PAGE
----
While the pair attempt to smoke out the Blood Witch at a house party, Hannah meets Morgan, a cute new ballerina in town. But trying to date amid a supernatural crisis is easier said than done, and Hannah will have to test the limits of her power if she's going to save her coven and get the girl, especially when the attacks on Salem's witches become deadlier by the day.



Laura Dean Keeps Breaking Up With Me by Mariko Tamaki and Rosemary Valero-O'Connell


All Freddy Riley wants is for Laura Dean to stop breaking up with her. The day they got back together was the best one of Freddy's life, but nothing's made sense since. Laura Dean is popular, funny and SO CUTE ... but she can be really thoughtless, even mean. Their on-again, off-again relationship has Freddy's head spinning -- and Freddy's friends can't understand why she keeps going back.

When Freddy consults the services of a local mystic, the mysterious Seek-Her, she isn't thrilled with the advice she receives. But something's got to give: Freddy's heart is breaking in slow motion, and she may be about to lose her very best friend as well as her last shred of self-respect. Fortunately for Freddy, there are new friends, and the insight of advice columnist Anna Vice, to help her through being a teenager in love.



Flamer by Mike Curato

I know I'm not gay. Gay boys like other boys. I hate boys. They're mean, and scary, and they're always destroying something or saying something dumb or both.


I hate that word. Gay. It makes me feel . . . unsafe.


It's the summer between middle school and high school, and Aiden Navarro is away at camp. Everyone's going through changes--but for Aiden, the stakes feel higher. As he navigates friendships, deals with bullies, and spends time with Elias (a boy he can't stop thinking about), he finds himself on a path of self-discovery and acceptance.



Carry On by Rainbow Rowell


Simon Snow is the worst Chosen One who's ever been chosen.

That's what his roommate, Baz, says. And Baz might be evil and a vampire and a complete git, but he's probably right.

Half the time, Simon can't even make his wand work, and the other half, he starts something on fire. His mentor's avoiding him, his girlfriend broke up with him, and there's a magic-eating monster running around, wearing Simon's face. Baz would be having a field day with all this, if he were here--it's their last year at the Watford School of Magicks, and Simon's infuriating nemesis didn't even bother to show up.



Poison Ivy: Thorns by Kody Keplinger

There's something unusual about Pamela Isley--the girl who hides behind her bright red hair. The girl who won't let anyone inside to see what's lurking behind the curtains. The girl who goes to extreme lengths to care for a few plants. Pamela Isley doesn't trust other people, especially men. They always want something from her. Something she's not willing to give.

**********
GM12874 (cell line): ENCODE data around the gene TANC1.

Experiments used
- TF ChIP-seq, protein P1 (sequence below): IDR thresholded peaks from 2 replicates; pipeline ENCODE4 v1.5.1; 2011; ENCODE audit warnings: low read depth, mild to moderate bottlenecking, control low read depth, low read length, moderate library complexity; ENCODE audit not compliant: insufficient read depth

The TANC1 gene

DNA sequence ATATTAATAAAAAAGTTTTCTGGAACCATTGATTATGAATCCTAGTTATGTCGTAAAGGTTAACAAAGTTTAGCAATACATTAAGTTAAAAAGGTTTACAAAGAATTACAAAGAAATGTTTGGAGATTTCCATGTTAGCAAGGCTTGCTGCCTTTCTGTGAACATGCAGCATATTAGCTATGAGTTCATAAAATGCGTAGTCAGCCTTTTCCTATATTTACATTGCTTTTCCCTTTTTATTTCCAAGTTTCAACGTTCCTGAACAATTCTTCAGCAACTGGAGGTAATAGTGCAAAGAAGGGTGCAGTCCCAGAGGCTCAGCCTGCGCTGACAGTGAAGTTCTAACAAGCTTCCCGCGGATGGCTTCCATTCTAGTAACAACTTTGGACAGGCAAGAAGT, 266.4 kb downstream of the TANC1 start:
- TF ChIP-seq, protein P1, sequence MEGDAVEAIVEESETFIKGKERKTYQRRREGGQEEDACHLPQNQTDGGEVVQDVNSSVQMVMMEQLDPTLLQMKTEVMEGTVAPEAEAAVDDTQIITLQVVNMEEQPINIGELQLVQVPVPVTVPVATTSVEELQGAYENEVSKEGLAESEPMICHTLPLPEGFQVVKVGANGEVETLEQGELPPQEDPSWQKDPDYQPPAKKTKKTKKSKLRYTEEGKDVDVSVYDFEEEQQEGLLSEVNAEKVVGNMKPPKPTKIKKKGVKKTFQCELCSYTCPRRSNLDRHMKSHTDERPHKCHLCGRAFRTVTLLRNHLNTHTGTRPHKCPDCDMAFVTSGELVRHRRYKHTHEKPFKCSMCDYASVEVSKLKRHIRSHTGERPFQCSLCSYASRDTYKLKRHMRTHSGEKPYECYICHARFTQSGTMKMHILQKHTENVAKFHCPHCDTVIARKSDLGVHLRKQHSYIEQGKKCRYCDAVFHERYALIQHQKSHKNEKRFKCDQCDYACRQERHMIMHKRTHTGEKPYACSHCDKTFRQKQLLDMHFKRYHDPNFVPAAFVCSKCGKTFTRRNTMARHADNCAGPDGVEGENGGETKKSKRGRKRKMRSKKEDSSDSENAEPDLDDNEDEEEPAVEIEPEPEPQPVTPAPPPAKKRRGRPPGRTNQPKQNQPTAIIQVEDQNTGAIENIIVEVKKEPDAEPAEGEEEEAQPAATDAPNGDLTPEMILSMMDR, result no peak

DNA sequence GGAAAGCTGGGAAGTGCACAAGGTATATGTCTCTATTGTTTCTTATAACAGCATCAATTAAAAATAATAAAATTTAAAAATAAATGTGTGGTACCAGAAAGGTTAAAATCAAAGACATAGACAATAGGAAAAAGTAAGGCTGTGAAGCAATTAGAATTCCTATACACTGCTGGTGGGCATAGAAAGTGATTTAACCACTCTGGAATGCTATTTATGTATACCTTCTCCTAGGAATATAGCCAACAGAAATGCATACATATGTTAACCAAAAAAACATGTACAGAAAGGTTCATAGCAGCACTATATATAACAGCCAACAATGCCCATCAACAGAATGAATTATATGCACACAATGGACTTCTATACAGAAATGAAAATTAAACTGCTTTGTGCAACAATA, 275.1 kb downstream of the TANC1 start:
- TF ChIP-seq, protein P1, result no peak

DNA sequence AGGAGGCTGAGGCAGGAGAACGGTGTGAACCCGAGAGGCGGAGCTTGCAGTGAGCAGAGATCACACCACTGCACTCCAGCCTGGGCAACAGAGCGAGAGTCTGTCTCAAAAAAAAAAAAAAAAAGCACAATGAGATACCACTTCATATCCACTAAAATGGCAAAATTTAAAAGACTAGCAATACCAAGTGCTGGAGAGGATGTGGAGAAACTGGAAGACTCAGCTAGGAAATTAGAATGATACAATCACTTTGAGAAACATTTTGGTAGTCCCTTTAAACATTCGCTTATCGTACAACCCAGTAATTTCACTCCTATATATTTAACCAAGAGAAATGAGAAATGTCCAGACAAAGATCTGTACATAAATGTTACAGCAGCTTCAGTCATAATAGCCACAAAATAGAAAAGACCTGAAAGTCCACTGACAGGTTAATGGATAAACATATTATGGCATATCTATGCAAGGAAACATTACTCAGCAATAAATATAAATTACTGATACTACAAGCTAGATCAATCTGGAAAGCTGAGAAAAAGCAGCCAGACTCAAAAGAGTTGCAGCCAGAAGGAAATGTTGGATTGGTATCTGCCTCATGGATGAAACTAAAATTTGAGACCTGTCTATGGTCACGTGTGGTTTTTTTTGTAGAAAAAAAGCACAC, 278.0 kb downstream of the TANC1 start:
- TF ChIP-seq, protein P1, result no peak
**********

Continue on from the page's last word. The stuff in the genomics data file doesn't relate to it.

When cute goth girl Alice Oh comes into Pamela's life after an accident at the local park, she makes her feel like pulling back the curtains and letting the sunshine in. But there are dark secrets deep within the Isley house. Secrets Pamela's father has warned must remain hidden. Secrets that could turn deadly and destroy the one person who ever cared about Pamela, or as her mom preferred to call her...Ivy.


Will Pamela open herself up to the possibilities of love, or will she forever be transformed by the thorny vines of revenge?



Queer by Kathy Belge and Marke Bieschke

Teen life is hard enough, but for teens who are LGBTQ, it can be even harder.

When do you decide to come out? Will your friends accept you? And how do you meet people to date? Queer is a humorous, engaging, and honest guide that helps LGBTQ teens come out to friends and family, navigate their social life, figure out if a crush is also queer, and challenge bigotry and homophobia. Personal stories from the authors and sidebars on queer history provide relatable context. This completely revised and updated edition is a must-read for any teen who thinks they might be queer or knows someone who is.



The Girl From the Sea by Molly Knox Ostertag


Fifteen-year-old Morgan has a secret: She can't wait to escape the perfect little island where she lives. She's desperate to finish high school and escape her sad divorced mother, her volatile little brother, and worst of all, her great group of friends...who don't understand Morgan at all. Because really, Morgan's biggest secret is that she has a lot of secrets, including the one about wanting to kiss another girl. Then one night, Morgan is saved from drowning by a mysterious girl named Keltie. The two become friends and suddenly life on the island doesn't seem so stifling anymore. But Keltie has some secrets of her own. And as the girls start to fall in love, everything they're each trying to hide will find its way to the surface...whether Morgan is ready or not.


For more recommendations like these, see our other Library Recommendations HERE, or contact the library and we'll be happy to find you a new book to try!


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There are a lot of big conversations happening in the world right now.


Here are some of our favourite recent additions to our collection that can help even the youngest of kids start thinking about their world.



If you'd like to try any of the recommendations, click on the book cover to place a hold.


Race Cars by Jenny Devenny